Historic England, £25
Review Rob Ixer
Julian Richards makes no apology ‘for adding one more item to the extensive literature of Stonehenge’ as he offers the revision of his 2007 book to be this year’s Stonehenge autumn annual. Much, very much, has happened in those ten years (up to summer 2017) in terms of Stonehenge data-gathering and the many interpretations arising from it, and indeed in a wider understanding of the (British) Neolithic/Bronze Age. Richards records, comments, and gently explores the changes in attitudes, methodology, and beliefs (‘hypotheses’) of Stonehenge workers of these, and indeed earlier, years.
As with last year’s Stonehenge book by Pryor (Stonehenge; see CA 319), it is essentially written by someone unattached to the current projects and their teams, and so he brings an objectivity (in the main part) to the claims of those workers. He gives full named credit to all the significant ‘toilers on the Druidical Plains’, with the odd exception of the couple of geologists who securely recognised Craig Rhosyfelin and Carn Goedog as sources of Stonehenge bluestones, incidentally not as part of the Stonehenge Riverside Project as stated on p.214.
Richards carefully picks his way over both long-trodden and new ground in his first 11 chapters. He introduces the stones within their landscape (returning in depth to that relationship in Chapter 7), then in four excellent chapters discusses the initial historical recognition and subsequent examination, excavations, and restorations of the site up to 2000 – unintentionally, perhaps, highlighting the cavalier treatment the site has received throughout most of the 20th century. In four subsequent chapters, he succinctly discusses all the current thinking on the site, its stones, its people, and its ‘life history’. The clear dismissal of any moonshine in the brief archaeo-astronomy section is typical of his good-sense style.
There are occasional critical lapses in concentration, notably with regard to the treatment of the ‘warm springs’ at Blick Mead, where aspects like a photograph of a shocking pink porcine-shaped flint (those unworked pseudozoomorphic flint nodules are surely one of Britain’s best archaeological red herrings) are accepted without considered comment.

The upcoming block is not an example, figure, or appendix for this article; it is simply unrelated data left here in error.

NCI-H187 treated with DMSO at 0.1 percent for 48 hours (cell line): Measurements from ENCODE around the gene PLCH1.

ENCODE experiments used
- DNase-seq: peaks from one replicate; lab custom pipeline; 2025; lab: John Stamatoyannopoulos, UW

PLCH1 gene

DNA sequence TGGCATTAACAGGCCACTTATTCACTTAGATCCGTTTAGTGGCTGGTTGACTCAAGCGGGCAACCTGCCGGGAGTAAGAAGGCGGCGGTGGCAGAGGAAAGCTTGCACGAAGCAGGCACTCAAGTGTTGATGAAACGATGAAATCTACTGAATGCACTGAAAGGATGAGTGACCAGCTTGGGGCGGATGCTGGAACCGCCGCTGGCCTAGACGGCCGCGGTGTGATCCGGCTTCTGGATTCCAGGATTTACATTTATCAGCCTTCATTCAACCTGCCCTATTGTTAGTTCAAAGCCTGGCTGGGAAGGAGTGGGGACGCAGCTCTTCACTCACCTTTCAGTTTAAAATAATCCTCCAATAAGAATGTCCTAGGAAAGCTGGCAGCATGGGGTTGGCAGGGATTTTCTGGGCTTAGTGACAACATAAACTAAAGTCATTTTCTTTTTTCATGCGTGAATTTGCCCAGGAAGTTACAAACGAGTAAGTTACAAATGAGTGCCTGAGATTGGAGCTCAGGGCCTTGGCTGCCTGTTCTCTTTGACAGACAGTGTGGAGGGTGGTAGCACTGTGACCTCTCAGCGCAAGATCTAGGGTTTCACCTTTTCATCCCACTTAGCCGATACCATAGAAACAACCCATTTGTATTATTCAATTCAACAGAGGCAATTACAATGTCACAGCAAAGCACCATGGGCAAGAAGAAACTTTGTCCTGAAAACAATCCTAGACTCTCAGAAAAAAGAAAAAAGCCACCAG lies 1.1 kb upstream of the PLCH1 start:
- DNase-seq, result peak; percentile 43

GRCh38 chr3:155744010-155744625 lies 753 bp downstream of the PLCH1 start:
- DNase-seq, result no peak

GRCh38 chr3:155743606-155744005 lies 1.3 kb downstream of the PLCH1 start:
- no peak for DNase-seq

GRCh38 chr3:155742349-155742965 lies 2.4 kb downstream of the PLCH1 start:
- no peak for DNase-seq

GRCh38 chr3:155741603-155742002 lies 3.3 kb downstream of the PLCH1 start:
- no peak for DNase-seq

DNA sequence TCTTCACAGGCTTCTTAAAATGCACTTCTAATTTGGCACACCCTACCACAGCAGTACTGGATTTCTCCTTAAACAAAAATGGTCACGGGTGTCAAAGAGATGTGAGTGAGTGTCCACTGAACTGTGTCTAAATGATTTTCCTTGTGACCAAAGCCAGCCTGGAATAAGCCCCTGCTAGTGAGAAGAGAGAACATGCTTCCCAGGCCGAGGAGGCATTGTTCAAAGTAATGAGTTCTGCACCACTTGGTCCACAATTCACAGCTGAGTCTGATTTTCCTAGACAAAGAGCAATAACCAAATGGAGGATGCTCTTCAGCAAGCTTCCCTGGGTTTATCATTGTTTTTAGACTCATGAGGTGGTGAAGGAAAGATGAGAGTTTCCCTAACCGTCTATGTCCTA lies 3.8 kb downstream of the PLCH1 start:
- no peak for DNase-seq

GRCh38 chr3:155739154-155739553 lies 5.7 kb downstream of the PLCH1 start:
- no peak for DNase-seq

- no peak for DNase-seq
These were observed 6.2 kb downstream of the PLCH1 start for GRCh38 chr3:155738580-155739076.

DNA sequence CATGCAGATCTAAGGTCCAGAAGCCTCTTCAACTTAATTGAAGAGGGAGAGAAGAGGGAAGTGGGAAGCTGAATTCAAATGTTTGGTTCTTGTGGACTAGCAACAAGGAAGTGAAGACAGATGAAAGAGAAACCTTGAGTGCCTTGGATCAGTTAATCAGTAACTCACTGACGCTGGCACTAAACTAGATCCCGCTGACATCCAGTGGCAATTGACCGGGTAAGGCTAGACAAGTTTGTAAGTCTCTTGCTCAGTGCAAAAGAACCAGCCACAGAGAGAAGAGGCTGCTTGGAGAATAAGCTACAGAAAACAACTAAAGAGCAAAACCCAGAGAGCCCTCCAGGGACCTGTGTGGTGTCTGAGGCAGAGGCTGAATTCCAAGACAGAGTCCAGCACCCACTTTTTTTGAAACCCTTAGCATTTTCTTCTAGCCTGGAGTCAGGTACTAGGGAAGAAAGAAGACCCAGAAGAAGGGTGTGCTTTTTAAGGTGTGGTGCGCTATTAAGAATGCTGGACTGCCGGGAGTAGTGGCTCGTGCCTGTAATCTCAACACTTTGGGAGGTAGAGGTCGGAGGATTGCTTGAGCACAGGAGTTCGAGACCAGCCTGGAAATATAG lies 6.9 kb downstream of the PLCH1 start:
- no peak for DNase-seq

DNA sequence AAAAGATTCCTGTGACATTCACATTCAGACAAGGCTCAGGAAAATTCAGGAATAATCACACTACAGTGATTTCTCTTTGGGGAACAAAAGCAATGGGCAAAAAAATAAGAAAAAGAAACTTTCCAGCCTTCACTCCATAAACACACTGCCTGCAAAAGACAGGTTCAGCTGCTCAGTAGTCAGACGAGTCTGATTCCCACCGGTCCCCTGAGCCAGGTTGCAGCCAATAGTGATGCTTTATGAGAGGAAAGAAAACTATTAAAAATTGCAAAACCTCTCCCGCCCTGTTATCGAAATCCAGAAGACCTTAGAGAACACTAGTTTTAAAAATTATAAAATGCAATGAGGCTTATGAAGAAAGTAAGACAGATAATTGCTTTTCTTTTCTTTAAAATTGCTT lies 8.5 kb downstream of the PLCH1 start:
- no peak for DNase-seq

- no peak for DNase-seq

But the final chapter is perplexing, closely repeating many of the important data given in the earlier ones, but in a soft-focus, Hollywood-storyboard fashion: ‘the air was full of the mouth-watering smell of roasting pig’ as they ‘told stories of how the great stones had been moved, of heroic feats of strength, triumphs and tragedies.’ Bernard Cornwell’s highly readable novel Stonehenge perhaps was being channelled here.
The captions on many photographs and diagrams (they are one of the main joys of the book) are pared to a minimum, in particular the reclusive bluestone ‘stars’ of the last decade. Stonehenge 32d and 32e, spotlighted in the photograph on p.121, deserve a better billing than ‘below-ground stumps’. They need ‘b(d)igging-up’, as does the Altar Stone, shown in a fine photograph on p.21.
The production values of the book – from the feel of the tastefully attractive cover, to the reproduction quality of all the illustrations – must be among the highest in any of the recent annuals, and that standard is consistently high.
This is not intended for the dedicated professional Stonehenge watcher (and that is, anyway, a commercially highly limited market), as Richards’ gloss on all things Stonehenge, while fair, generous, and pretty accurate reportage, adds little new to any of the debates. But that is not the intent or purpose of the book. Its market – like earlier and similar well-rounded Stonehenge volumes – is the seriously interested ‘amateur’ who wants more than the official guidebook but is not prepared for the journals. Despite the minor drawbacks, it hits that golden target fairly and squarely. Richards’ unapologetic, literary addition deserves its place crammed alongside recent rivals.
Buying this is money well spent, an honest gift well given. But the cost of the film rights to Chapter 12 might be considerably more!
This review appeared in CA 335.